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xaipete

I've been on a buckwheat kick lately and wanted to try Michel Suas' Buckwheat Pear Bread. Suas' book, Advanced Bread and Pastry, poses some problems for me in that its recipes all assume the baker knows what he or she is doing. While I generally know what I'm doing, I don't always remember to do what I know.


I made the levain yesterday, soaked the pears in riesling wine for an hour this morning, and then completed dough. The recipe didn't specify whether to dice the dried pears, but fortunately I was able to find some information about it on the SFBI site and figured out they were suppose to be diced. Still, I didn't know whether the weight of the pears was before or after soaking. I used the before soaking weight, and that was probably a mistake. The final dough was pretty sticky, and although not unmanageable, I think I would have been better off if the dough had been a bit firmer. Another thing that the formula doesn't tell you is how to assemble the final dough. After I had dumped everything in the mixer bowl, I thought, "I should have mixed the water with the levain before putting in the rest of the ingredients." That was a good thought but unfortunately I thought it a little too late. Anyway, I mixed everything up as best I could, but had trouble getting the pears and walnuts incorporated during the final minute of mixing and had to work them in by hand; the final dough was pretty sticky. The dough took about 2 hours to double. I shaped it into 3 rounds and let them rest 30 minutes, then formed them into loaves for my mini pans. I wasn't interested in making my loaves into the recommended pear shape--I'm way too utilitarian for that. I let my loaves proof for 1 hour and then baked them with steam at 400º for 35 minutes.


The crumb is a slightly spongy and a little wetter than I think it is suppose to be. Perhaps I under- or over-mixed the dough. You can see darker and lighter parts in the crumb; I think that is probably owing to my failure to incorporate the levain and water at the beginning. The pear taste is very prominent but not overwhelming; the buckwheat taste is very subtle. If nothing else, these little loaves will make great toast.


buckwheat pear bread


Levain:


39 g buckwheat flour


138 g bread flour


174 g water


1/8 t yeast


1/8 t salt


 


Final Dough:


280 g bread flour


135 g water


11 g salt


3 1/2 g yeast


39 g toasted walnuts


92 g dried, diced pears reconstituted for 1 hour in white wine


 


My interpretation of how to put this bread together:


Make the levain 12 hours beforehand. Mix the levain with the water for the final dough, add in the remaining ingredients except the nuts and pears, and knead on speed 2 until you achieve improved mix (window pane forms but breaks when stretched). Add the pears and walnuts on speed 1 after the dough has been developed.


Let ferment at room temperature until double, about 2 hours. Preshape into 3 pieces and let rest for 30 minutes. Form into mini-loaves and let proof for about 1 hour. Bake in a 400º oven with steam for about 35 minutes.


--Pamela

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xaipete


I've been lucky enough to travel to Paris a few times. One of the new foods I experienced there was buckwheat crepes or galettes. The little bistro I ate them in was just across the bridge from Notre Dame. These crepes were served flat with an egg and ham in the middle of them. You just break the egg on top of the cooked crepe with the heat on low and cook until the white is set and the yolk is very warm. (Quail eggs would be especially delicious here.) When you bite into the crepe, the egg yolk gets absorbed by the crepe. These were fun to make although I had to add some milk to the recipe this morning to loosen it up (it really thickened overnight). I found the recipe in the LA Times. I'm going to fill some of them with creamed spinach as a side dish for tonight's dinner.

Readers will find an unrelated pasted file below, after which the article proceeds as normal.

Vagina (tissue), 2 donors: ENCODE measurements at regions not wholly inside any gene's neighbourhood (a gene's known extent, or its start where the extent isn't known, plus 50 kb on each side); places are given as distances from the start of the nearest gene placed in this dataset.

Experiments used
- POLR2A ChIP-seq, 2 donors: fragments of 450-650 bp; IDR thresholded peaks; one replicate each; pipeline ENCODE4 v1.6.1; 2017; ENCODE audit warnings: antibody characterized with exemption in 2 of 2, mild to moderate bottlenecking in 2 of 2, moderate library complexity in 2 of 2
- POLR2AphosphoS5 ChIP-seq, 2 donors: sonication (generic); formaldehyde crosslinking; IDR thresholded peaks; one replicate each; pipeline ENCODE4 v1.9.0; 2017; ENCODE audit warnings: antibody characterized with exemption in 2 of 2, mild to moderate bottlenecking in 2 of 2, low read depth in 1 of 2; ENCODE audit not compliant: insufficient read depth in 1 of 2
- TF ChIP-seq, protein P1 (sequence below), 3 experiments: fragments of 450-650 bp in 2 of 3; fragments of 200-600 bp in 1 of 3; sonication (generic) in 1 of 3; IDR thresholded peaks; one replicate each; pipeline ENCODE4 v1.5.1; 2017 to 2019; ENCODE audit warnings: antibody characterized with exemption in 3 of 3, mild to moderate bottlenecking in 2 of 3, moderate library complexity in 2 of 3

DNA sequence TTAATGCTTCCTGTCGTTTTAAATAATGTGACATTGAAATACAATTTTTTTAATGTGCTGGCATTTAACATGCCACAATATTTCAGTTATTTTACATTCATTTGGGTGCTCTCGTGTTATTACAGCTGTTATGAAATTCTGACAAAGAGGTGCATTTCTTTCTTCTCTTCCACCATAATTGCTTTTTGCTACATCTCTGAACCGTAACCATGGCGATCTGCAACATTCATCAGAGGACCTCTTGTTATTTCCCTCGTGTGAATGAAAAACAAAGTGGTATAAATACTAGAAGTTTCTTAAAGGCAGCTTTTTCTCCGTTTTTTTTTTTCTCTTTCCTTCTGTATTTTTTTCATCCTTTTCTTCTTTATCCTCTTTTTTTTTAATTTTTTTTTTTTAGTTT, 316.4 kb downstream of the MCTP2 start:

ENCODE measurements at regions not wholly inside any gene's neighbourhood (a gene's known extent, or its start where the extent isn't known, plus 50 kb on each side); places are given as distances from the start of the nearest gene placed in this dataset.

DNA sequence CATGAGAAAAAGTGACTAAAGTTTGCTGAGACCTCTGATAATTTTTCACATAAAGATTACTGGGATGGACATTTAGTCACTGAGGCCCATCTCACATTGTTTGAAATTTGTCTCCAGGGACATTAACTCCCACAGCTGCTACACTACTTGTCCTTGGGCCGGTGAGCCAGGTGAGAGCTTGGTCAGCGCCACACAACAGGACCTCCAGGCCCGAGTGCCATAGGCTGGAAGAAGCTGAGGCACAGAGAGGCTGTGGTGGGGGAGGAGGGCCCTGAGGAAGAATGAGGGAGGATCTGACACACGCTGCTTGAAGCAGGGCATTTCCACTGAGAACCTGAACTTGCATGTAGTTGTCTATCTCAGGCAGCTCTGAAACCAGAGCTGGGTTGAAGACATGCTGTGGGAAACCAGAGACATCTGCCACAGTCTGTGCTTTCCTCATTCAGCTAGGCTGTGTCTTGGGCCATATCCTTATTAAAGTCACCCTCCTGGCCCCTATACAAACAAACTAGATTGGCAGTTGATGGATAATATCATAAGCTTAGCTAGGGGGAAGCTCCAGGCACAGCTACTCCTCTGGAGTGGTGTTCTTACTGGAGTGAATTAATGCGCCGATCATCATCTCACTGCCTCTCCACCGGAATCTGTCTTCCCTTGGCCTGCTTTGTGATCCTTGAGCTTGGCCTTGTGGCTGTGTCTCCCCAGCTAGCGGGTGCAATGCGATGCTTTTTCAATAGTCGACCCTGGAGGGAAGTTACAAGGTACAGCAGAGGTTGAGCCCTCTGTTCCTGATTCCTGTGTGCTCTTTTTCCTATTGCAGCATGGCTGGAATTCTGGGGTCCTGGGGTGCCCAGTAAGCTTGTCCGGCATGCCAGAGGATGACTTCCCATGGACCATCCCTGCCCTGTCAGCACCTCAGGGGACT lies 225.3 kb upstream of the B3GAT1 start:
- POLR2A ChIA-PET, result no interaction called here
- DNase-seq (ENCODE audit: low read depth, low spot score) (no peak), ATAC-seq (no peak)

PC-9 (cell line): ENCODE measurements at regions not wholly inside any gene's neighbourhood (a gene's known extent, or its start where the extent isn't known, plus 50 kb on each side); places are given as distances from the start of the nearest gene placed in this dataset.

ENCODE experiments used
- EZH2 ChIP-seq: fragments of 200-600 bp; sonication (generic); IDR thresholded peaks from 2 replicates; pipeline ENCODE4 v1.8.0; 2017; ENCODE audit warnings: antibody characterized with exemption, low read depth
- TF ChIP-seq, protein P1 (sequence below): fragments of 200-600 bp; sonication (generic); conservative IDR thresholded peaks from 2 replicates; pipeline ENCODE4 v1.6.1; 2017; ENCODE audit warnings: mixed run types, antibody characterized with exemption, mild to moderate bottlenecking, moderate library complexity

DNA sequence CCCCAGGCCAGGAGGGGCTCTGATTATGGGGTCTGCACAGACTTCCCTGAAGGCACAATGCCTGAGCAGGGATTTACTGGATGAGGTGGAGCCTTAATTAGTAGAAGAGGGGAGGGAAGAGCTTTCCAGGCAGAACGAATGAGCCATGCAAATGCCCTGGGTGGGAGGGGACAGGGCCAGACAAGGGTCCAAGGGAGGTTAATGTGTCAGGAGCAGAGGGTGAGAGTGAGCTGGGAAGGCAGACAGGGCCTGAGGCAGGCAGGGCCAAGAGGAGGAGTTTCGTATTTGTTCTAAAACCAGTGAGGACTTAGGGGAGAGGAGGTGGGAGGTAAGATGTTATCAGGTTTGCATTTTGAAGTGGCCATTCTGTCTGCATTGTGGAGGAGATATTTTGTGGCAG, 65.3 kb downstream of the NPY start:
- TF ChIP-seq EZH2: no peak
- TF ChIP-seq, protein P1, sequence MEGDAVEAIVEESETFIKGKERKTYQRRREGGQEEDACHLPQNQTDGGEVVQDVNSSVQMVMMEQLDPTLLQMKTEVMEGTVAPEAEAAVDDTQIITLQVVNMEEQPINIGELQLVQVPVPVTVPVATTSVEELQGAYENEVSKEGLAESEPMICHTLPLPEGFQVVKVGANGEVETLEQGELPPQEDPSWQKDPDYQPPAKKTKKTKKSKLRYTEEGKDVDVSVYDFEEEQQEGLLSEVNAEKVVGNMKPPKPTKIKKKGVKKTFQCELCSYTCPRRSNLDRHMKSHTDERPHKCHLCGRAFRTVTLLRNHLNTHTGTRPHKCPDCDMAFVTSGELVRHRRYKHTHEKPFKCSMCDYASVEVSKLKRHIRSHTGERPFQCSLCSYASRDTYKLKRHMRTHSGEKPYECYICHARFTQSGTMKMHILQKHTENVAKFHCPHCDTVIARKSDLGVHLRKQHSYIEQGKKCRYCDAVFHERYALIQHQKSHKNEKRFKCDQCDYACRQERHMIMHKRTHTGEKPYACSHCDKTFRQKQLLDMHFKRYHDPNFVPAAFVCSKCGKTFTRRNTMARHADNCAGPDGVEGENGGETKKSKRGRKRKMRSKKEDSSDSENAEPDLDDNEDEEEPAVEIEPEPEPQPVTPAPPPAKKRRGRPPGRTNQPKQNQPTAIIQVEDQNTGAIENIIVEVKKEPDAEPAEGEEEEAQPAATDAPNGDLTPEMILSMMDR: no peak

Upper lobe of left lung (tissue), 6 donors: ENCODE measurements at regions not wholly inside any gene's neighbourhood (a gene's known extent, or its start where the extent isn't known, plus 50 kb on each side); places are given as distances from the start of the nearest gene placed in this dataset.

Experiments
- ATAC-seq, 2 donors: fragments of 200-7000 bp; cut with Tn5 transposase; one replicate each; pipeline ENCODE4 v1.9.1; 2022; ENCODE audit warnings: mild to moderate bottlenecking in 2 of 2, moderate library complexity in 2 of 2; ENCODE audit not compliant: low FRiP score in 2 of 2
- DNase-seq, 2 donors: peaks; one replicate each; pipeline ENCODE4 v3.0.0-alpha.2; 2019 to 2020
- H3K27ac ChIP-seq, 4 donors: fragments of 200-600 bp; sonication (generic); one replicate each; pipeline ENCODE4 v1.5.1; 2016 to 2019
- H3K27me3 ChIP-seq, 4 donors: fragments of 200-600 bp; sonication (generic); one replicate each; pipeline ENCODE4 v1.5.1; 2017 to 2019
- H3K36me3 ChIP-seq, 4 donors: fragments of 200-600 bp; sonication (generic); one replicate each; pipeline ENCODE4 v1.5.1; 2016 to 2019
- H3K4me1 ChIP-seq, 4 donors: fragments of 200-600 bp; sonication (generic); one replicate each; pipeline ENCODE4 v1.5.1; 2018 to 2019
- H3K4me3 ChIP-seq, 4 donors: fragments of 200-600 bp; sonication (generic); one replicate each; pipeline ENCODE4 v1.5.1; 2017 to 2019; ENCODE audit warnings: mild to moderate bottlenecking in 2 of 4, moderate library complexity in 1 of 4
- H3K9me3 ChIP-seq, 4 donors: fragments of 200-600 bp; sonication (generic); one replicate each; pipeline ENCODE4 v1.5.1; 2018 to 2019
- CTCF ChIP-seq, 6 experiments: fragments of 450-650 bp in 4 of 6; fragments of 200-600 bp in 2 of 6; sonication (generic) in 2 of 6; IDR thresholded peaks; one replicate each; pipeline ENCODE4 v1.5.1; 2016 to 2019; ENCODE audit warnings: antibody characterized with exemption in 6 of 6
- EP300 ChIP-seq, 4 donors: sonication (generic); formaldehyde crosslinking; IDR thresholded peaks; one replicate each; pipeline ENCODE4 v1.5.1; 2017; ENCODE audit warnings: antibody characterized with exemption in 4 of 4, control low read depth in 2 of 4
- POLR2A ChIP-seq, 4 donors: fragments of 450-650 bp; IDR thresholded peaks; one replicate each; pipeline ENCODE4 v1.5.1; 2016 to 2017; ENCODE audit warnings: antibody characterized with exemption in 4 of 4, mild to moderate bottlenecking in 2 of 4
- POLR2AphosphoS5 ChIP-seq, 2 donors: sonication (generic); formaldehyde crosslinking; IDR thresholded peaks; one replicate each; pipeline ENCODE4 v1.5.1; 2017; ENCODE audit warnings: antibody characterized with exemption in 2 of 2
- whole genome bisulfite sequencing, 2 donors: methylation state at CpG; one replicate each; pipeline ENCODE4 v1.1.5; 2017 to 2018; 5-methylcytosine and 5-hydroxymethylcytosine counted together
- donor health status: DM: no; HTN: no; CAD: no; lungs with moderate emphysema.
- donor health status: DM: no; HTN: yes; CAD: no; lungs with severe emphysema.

buckwheat crepes


buckwheat crepes



1 cup buckwheat flour

1 cup all-purpose flour


4 large eggs

1 cup milk

1/2 teaspoon sea salt

4 tablespoons butter, melted
Softened butter for the pan

1. In the jar of a blender, blend the flour, eggs, milk, salt and melted butter with three-fourths cup water at high speed until smooth, about 2 minutes, scraping down the sides midway with a spatula. Strain the batter through a fine-mesh sieve.

2. Cover and let rest, refrigerated, for at least an hour, or overnight.

3. Heat a crepe pan or nonstick sauté pan over medium heat until a sprinkle of water sizzles when you throw it on the pan. With a paper towel, spread butter over the pan, being sure to wipe most of it off.

4. Using a bowl or a measuring cup with a spout, pour enough batter to just cover the pan (for a crepe pan, a little less than one-fourth cup), immediately swirling the batter around until it covers the whole surface. The batter may be thicker than basic crepes once it has been resting and may need to be thinned a little; if so, add up to one-fourth cup water and stir until blended. It will have a different consistency than sweet crepes (more like honey than pancake batter) and will cook slightly differently, forming bubbles and lacier edges. Adjust the heat, if necessary, to medium-low. As with pancakes, the first one or two galettes are usually experiments.

5. When the edges of the galette begin to turn golden and move away from the pan, about 3 minutes, lift the edge nearest to you using a spatula (an offset spatula works best). Flip the galette over. Cook the second side of the galette only long enough for it to set, less than a minute. Remove from the pan and start a stack of galettes, using wax paper to layer between each galette as you cook more. Add more butter when needed with a paper towel.

Each of 24 galettes: 71 calories; 3 grams protein; 8 grams carbohydrates; 1 gram fiber; 3 grams fat; 2 grams saturated fat; 41 mg. cholesterol; 65 mg. sodium.

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xaipete

I've been experimenting with various method of making San Francisco Sourdough for some time now. Suas' SF Sourdough loaf came out pretty well. I baked it with steam instead of under a cloche and didn't get as much oven spring as I hoped for. This loaf underwent bulk fermentation on the counter and was proofed in the refrigerator. It isn't quite as sour as I would like. I achieve the degree of sourness I'm looking for only when I do both the bulk fermentation and proofing in the refrigerator.